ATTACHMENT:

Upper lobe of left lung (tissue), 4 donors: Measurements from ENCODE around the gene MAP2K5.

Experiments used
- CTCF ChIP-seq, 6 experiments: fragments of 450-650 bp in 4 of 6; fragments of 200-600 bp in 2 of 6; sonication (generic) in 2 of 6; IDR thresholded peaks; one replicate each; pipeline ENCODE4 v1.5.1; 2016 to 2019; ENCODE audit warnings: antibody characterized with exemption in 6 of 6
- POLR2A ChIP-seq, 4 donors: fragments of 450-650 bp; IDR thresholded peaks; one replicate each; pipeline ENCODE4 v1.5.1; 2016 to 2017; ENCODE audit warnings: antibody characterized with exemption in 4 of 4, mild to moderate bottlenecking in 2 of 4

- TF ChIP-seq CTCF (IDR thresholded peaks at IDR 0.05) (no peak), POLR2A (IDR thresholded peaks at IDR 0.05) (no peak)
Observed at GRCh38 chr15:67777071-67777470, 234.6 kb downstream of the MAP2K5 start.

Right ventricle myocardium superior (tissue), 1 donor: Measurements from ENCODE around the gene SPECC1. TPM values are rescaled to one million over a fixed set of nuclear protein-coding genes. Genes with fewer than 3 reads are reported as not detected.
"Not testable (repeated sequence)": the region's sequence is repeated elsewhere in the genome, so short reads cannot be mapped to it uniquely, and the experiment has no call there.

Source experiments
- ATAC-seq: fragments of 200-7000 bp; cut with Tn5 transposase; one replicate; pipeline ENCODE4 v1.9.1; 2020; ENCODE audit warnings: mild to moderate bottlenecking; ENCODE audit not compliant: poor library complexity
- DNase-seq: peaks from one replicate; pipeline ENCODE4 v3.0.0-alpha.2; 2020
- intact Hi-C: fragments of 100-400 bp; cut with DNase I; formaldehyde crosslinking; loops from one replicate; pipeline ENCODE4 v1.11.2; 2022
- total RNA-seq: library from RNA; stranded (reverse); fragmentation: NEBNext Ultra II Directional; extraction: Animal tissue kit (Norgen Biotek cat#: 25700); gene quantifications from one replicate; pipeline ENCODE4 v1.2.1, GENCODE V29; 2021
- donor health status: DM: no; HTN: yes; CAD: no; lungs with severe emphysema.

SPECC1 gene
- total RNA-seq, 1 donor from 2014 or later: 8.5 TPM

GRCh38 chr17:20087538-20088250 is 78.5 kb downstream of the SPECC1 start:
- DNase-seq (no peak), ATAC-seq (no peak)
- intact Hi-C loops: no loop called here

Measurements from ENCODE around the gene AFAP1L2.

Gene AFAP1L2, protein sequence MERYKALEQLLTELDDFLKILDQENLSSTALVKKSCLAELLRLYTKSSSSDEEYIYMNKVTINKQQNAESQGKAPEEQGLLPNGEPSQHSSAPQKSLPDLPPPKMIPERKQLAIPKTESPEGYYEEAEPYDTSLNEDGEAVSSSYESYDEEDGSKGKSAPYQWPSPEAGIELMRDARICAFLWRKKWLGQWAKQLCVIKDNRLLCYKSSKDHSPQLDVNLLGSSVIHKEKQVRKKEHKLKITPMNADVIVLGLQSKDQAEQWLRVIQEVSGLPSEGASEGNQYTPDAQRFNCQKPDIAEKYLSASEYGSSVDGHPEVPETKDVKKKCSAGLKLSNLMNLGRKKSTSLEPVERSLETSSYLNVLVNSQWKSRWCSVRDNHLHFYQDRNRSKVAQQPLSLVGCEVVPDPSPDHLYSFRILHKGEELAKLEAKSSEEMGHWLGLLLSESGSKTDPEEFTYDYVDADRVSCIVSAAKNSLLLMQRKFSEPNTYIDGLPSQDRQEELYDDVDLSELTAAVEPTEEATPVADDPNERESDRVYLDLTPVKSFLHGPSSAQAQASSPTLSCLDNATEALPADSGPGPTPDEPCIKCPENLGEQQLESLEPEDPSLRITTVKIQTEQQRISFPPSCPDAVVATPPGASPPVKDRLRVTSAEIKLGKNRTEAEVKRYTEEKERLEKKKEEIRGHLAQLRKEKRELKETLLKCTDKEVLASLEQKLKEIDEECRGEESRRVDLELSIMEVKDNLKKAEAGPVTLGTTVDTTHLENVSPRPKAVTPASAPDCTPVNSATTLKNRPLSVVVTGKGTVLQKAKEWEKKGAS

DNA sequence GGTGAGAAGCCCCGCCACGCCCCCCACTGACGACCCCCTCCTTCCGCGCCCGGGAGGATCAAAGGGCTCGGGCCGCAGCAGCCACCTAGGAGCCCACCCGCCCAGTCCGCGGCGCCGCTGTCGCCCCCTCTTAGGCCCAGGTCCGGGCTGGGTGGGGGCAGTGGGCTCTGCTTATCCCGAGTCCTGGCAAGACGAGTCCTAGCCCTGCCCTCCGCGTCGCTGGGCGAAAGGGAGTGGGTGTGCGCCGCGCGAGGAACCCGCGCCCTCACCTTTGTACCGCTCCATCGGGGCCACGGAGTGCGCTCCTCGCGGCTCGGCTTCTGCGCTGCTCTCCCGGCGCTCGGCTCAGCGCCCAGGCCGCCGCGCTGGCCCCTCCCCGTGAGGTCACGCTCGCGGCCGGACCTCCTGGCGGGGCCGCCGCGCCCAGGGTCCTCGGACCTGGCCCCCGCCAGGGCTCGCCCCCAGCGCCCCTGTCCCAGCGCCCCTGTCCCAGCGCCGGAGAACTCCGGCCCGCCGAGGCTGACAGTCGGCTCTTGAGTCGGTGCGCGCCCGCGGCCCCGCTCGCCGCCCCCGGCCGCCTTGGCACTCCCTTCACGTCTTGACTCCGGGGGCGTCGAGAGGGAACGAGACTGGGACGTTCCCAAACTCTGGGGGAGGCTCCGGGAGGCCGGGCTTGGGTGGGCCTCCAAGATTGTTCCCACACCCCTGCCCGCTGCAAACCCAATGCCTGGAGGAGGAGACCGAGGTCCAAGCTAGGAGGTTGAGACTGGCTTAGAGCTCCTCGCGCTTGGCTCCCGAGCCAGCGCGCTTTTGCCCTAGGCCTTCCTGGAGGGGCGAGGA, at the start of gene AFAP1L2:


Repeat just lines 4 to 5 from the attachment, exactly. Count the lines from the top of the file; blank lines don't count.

- POLR2A ChIP-seq, 4 donors: fragments of 450-650 bp; IDR thresholded peaks; one replicate each; pipeline ENCODE4 v1.5.1; 2016 to 2017; ENCODE audit warnings: antibody characterized with exemption in 4 of 4, mild to moderate bottlenecking in 2 of 4

- TF ChIP-seq CTCF (IDR thresholded peaks at IDR 0.05) (no peak), POLR2A (IDR thresholded peaks at IDR 0.05) (no peak)